August 2021, arsenal cinema

Retrospective Andrei Tarkovsky

IWANOWO DETSTWO, 1962

The summer Tarkovsky retrospective is a tradition that has grown dear both to us and our audiences for 40 years now. We are showing the seven feature films by Russian director Andrei Tarkovsky (1932–1986), whose monumental oeuvre exudes a lasting fascination.

IWANOWO DETSTWO (Ivan's Childhood, USSR 1962, 15. & 22.7.) traces "the story of a character who is born as a result of war and ends up being consumed by it" (A.T.). During the Second World War, twelve-year-old orphan Ivan comes across the Red Army in the Dnieper region and cannot be dissuaded from working behind enemy lines as a spy and courier for the Soviet troops. Tarkovsky skillfully weaves together the plot of the film with Ivan's dreams, memories, and fantasies.

The artist and the power of the state clash in uncompromising manner in ANDREI RUBLEV (USSR 1966–69, 16. & 24.7.). This monumental Cinemascope film is split into eight chapters and depicts legendary icon painter Rublev (around 1360–1430) as an enlightened humanist artist on the cusp of the modern era. The inhuman war and power politics of his employer plunge him into a profound creative crisis, whilst at the same time providing the impetus for an exploration of the complex situation of the artist within society.

SOLARIS (USSR 1972, 17.7. & 5.8.) is based on the novel of the same name by Stanislav Lem. The story focuses on the journey undertaken by a psychologist named Kelvin, who is sent to the sea-covered planet of Solaris to investigate strange occurrences on the research station there. Kelvin gradually comes to realize that the mysterious ocean on Solaris is capable of making the dreams, fears, and regrets of the men on the space station take material form.

In the heavily autobiographically influenced SERKALO (Mirror, USSR 1975, 25.7. & 8.8.), the protagonist reveals his life, memories, fears and obsessions, the son of divorced parents in search of lost time and his own identity. His private fate is linked to the traumas and upheavals in Soviet society between 1930 and the 1970s.

STALKER (USSR 1980, 20. & 23.7.) Led by a local scout who lives in a rundown industrial landscape on the edge of the world, a scientist and a writer set out into the mysterious "zone", which is allegedly home to a place where one's most secret wishes come true. The expedition becomes a journey into the protagonists themselves, into a whole world of imagination and silence.

NOSTALGHIA (Italy/USSR 1983, 18. & 27.7.) "I wanted to depict the Russian form of nostalgia, that mental state entirely specific to our nation which grips us when we are far away from home." A Russian writer also finds himself far from home after going to Italy to gather material on an Italian composer whose biography he wants to write. He is, however, overcome by an overpowering yearning for his geographical and spiritual home.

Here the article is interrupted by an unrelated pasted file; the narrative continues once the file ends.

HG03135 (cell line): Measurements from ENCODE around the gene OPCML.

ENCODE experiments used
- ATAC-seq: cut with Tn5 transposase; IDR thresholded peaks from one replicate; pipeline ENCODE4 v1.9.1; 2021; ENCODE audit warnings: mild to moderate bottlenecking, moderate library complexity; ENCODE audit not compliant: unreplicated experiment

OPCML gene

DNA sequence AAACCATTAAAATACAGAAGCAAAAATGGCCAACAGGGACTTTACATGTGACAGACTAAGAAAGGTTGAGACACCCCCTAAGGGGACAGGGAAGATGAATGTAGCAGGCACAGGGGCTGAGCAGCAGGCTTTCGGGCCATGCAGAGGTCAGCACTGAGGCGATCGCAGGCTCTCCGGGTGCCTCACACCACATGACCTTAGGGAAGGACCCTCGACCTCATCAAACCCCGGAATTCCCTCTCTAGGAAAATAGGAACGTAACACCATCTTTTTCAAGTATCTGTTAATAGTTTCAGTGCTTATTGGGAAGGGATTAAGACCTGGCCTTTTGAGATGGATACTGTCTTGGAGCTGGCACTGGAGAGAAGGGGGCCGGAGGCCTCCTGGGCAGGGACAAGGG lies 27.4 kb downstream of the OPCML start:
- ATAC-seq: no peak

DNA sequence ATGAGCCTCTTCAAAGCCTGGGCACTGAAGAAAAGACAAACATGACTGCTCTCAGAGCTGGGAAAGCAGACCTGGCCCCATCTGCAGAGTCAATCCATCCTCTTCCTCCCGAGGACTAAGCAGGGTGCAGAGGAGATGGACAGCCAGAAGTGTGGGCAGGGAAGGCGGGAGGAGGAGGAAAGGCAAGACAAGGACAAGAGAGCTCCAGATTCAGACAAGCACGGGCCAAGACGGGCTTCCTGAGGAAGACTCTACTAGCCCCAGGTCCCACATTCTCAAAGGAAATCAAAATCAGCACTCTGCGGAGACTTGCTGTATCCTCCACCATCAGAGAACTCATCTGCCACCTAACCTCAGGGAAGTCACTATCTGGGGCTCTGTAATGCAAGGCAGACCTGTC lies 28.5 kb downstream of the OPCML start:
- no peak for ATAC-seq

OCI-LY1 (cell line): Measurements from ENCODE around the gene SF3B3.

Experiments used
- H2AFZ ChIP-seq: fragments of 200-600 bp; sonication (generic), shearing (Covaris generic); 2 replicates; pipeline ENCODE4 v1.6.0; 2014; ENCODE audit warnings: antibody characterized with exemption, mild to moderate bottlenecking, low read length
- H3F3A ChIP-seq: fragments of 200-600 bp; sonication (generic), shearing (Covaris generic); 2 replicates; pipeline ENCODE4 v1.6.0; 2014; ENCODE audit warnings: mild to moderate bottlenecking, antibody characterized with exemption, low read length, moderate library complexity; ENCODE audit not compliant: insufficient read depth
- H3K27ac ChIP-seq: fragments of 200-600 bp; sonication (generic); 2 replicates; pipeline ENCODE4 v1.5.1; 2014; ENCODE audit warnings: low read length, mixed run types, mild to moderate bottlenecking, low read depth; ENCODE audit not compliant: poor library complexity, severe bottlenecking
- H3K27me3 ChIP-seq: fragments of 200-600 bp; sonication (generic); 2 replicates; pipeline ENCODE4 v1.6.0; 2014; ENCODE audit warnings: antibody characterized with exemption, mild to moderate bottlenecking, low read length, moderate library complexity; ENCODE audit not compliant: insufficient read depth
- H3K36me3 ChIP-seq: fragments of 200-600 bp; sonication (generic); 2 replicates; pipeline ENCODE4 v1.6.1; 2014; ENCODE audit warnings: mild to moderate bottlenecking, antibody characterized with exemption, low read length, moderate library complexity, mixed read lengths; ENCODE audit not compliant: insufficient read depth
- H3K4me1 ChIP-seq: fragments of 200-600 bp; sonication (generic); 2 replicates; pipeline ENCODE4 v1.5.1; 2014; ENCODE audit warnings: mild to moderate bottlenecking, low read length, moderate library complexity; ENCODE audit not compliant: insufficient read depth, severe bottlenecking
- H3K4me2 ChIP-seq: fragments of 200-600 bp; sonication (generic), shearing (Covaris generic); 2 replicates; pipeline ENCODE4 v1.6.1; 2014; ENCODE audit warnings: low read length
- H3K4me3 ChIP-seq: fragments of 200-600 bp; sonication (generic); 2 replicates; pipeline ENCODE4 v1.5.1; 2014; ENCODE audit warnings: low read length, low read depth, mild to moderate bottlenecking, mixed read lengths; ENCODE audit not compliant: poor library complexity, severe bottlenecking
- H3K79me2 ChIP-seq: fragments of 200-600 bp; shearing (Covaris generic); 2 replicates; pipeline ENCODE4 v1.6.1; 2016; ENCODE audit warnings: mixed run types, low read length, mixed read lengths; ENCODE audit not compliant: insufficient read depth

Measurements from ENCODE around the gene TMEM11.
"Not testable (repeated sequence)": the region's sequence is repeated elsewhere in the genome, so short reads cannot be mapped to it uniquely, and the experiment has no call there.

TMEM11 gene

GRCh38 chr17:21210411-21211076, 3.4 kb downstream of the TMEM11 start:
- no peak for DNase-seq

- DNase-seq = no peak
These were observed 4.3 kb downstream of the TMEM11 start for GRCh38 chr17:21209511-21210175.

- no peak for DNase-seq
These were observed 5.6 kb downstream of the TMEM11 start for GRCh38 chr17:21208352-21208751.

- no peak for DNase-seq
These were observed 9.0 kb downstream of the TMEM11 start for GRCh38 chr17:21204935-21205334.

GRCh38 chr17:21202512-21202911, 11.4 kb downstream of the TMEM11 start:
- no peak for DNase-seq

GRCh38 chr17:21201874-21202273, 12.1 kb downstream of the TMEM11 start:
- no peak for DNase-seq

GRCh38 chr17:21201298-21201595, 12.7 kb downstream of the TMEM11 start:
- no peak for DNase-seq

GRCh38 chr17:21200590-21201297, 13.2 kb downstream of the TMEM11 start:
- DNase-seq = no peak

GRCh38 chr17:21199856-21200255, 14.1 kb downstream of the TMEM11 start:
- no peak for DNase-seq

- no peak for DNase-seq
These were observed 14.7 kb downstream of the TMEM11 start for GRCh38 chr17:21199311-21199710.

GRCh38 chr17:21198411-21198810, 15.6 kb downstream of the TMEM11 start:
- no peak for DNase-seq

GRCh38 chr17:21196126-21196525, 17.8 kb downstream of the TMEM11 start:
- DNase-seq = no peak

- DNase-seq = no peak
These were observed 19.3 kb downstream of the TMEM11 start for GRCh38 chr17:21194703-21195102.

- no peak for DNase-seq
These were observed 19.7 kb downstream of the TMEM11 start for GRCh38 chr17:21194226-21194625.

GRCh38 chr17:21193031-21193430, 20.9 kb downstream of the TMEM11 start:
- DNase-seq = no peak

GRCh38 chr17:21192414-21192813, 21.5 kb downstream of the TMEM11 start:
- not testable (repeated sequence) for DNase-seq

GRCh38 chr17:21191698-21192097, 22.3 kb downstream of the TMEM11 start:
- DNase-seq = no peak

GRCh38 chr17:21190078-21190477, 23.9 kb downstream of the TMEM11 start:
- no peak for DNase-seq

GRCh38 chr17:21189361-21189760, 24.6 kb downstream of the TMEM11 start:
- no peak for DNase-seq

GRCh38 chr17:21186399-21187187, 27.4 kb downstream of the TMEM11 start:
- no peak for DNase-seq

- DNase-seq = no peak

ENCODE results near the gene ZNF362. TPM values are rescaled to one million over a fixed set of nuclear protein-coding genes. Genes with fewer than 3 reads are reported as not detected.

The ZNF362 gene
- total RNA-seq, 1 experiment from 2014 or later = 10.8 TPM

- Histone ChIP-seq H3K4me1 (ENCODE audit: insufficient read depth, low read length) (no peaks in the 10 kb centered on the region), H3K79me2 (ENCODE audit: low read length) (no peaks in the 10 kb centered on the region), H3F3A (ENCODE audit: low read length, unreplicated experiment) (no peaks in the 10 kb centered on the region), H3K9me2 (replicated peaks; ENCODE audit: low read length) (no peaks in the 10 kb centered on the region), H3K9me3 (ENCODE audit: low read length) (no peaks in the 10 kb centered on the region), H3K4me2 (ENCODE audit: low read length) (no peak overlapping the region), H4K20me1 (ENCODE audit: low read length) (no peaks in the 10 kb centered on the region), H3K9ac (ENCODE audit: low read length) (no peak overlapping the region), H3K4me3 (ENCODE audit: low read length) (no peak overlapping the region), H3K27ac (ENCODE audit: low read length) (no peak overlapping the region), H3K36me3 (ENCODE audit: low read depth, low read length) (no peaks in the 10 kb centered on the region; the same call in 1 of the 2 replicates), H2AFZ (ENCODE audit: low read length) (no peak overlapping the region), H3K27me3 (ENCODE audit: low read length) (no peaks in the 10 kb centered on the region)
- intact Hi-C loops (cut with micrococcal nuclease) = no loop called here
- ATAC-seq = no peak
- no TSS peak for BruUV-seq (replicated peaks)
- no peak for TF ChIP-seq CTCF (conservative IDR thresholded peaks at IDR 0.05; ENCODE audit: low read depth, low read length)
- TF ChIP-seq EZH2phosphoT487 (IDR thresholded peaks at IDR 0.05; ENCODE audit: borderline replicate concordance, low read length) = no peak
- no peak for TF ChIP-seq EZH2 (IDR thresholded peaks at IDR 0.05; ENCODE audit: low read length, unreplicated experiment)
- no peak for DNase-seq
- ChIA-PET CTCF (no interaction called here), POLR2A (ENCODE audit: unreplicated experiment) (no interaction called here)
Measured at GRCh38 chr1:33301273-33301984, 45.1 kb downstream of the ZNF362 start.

OFFRET (The Sacrifice, Sweden, France 1986, 3. & 15.8.) A solitary, isolated island forms the setting for OFFRET: 50-year-old Alexander's birthday celebrations are in full swing when news of an atomic strike stops the party guests in their tracks. Tarkovsky's vision employs striking images and dialogue to connect a poetic film language with a philosophical religious discourse.

 

 

arsenal cinema: Archival Assembly #1

10:00 am Sinema Transtopia


Found Futures V

Found Futures V: Closing discussion and joint planning

Free entry
arsenal cinema: Archival Assembly #1

03:00 pm Cinema 1


Reframing the portrait: Three films by Sara Gómez

Reframing the portrait: Three films by Sara Gómez
Una isla para Miguel An island for Miguel Sara Gómez Cuba 1968
DCP OV/EnS 22 min
Guanabacoa: Crónicas de mi familia Guanabacoa: Chronicles of my family Sara Gómez Cuba 1966
DCP OV/EnS​​​​​​​ 13 min
Iré a Santiago I’m going to Santiago Sara Gómez Cuba 1964
DCP OV/EnS 15 min
​​​​​​​Digitally restored by Vulnerable Media Lab, Queen's University

Introduction: Susan Lord (Queen’s University)
arsenal cinema: Archival Assembly #1

06:00 pm Cinema 1


re-­selected #2: Finally Got the News – Ein Kopienvergleich

re-­selected #2: Finally Got the News – Two prints compared
Finally Got the News Stewart Bird, Peter Gessner, René Lichtman, John Louis zusammen with The League of Black Revolutionary Workers USA 1970
Digital file OV 55 min
Digital file von Icarus Films
Finally Got the News Stewart Bird, Peter Gessner, René Lichtman, John Louis zusammen with The League of Black Revolutionary Workers USA 1971
16 mm OV 32 min
shortened by Swedish TV Print from private collection 

Guest: John Sundholm (Stockholm University), Tobias Hering (Curator re­selected) Free entry
arsenal cinema: Archival Assembly #1

10:00 pm Cinema 1


Prater

*Prater Ulrike Ottinger Germany/Austria  2007
DCP OV/EnS 107 min
Premiere of the digital restoration